• Apply an ice pack on the affected area for at least 10-15 minutes to lessen the pain and inflammation. Avoid applying the pack directly on the skin for more than 5 minutes to prevent further damage.
  • Take the prescribed over-the-counter medication to lessen the pain and inflammation.
  • Apply heat on the affected area using a heating pad at the lowest setting at least 10-20 minutes at a time to lessen the stiffness. Another alternative is to use a soft terry cloth face towel and soaked in warm tap water.
  • Wear a knee brace on the affected area to prevent unnecessary movement and keep the joint stable and secure.
  • Seek the help of a physical therapist for some rehabilitation exercises to restore range of motion in the affected knee and strengthening exercises and lessen the symptoms.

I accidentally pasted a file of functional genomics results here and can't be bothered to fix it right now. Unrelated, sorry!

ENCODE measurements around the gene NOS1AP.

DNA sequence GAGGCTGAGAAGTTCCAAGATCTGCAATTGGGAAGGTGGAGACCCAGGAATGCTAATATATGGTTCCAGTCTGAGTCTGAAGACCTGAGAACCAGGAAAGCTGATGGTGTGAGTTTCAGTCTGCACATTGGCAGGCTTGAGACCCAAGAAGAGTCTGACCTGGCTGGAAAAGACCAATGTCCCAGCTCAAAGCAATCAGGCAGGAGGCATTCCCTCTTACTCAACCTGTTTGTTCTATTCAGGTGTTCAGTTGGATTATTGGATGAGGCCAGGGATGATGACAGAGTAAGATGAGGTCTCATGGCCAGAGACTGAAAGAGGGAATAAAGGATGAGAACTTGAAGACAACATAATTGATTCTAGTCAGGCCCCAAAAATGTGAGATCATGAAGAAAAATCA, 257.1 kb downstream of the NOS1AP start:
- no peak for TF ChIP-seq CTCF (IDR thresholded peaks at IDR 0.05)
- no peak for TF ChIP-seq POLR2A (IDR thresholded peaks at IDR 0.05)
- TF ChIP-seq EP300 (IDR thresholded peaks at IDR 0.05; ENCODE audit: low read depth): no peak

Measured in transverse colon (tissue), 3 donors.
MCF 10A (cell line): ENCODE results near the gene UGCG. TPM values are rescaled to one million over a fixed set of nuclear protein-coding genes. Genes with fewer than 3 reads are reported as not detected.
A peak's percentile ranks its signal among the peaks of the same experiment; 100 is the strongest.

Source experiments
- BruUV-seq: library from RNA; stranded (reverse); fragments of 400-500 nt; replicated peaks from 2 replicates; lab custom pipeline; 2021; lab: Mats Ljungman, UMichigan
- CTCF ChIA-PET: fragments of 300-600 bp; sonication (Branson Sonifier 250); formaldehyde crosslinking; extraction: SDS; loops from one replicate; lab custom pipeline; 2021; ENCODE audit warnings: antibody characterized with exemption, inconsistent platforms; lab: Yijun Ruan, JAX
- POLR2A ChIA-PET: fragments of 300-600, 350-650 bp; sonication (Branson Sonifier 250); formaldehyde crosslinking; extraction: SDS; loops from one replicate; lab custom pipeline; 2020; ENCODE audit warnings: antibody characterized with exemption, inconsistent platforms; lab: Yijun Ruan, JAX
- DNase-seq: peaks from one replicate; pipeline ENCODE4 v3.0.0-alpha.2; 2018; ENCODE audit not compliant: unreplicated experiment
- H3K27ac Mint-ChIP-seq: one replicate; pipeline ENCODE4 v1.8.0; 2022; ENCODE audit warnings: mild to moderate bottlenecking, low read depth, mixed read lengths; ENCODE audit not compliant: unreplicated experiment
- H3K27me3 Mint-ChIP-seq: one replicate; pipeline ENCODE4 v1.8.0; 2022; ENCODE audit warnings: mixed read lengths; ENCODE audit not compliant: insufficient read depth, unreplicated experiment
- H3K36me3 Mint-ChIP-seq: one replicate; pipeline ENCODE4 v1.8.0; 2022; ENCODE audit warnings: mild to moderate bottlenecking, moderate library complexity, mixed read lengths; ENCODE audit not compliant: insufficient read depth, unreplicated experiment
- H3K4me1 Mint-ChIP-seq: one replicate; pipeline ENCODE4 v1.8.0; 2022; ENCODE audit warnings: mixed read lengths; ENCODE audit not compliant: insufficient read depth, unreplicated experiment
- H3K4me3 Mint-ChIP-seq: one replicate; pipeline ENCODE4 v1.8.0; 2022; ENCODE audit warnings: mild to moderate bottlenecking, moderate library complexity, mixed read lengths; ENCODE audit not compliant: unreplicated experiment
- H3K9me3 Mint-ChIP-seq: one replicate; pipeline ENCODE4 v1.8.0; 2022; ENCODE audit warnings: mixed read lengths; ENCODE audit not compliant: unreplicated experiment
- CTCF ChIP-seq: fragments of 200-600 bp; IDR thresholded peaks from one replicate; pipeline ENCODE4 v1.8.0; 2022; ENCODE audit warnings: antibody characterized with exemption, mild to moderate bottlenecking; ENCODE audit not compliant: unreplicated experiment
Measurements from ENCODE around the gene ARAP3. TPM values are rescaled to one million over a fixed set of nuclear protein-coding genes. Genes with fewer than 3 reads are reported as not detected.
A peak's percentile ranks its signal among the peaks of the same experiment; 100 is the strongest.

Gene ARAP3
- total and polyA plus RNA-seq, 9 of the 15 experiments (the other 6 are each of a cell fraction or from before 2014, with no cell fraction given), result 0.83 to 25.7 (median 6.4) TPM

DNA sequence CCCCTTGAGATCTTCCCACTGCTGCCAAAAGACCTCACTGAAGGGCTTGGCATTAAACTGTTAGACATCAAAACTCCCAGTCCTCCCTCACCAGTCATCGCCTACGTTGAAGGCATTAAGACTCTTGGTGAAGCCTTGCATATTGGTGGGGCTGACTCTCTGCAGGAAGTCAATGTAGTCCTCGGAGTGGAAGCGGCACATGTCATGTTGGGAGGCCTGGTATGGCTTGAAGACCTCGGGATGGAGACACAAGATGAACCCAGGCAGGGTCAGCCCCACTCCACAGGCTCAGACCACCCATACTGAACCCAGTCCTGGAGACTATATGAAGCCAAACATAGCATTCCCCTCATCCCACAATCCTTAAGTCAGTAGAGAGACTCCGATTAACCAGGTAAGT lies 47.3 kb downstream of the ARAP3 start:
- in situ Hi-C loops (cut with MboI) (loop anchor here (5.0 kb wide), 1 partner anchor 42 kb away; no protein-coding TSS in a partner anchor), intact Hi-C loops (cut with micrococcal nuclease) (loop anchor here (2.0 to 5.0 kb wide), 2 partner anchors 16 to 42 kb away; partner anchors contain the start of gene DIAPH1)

• Minimize running and opt for gentle exercises such as cycling or swimming. If there is a need to run, wear the proper shoes that are well-cushioned and avoid running on hard surfaces such as concrete.


  • Maintain balance of the muscles by strengthening the quadriceps, hamstrings, abductors and adductors.
  • Avoid repeated stress on the kneecap by wearing kneepads to prevent further injury.

More Information

The details posted on this page on chondromalacia patella syndrome is for learning purposes only. To learn to recognize and manage knee joint conditions, enroll in a first aid course with one of our training providers.

Managing a spinal cord injury

March 17th, 2017 | Posted by corinne grace in Skeletal Injuries - (Comments Off on Managing a spinal cord injury)

The spinal cord injury is considered dangerous due to the vital function of the area. The injury happens when there is injury to the spinal cord due to trauma, compression due to a tumor or infection and loss of normal supply of blood. These injuries can be complete or incomplete.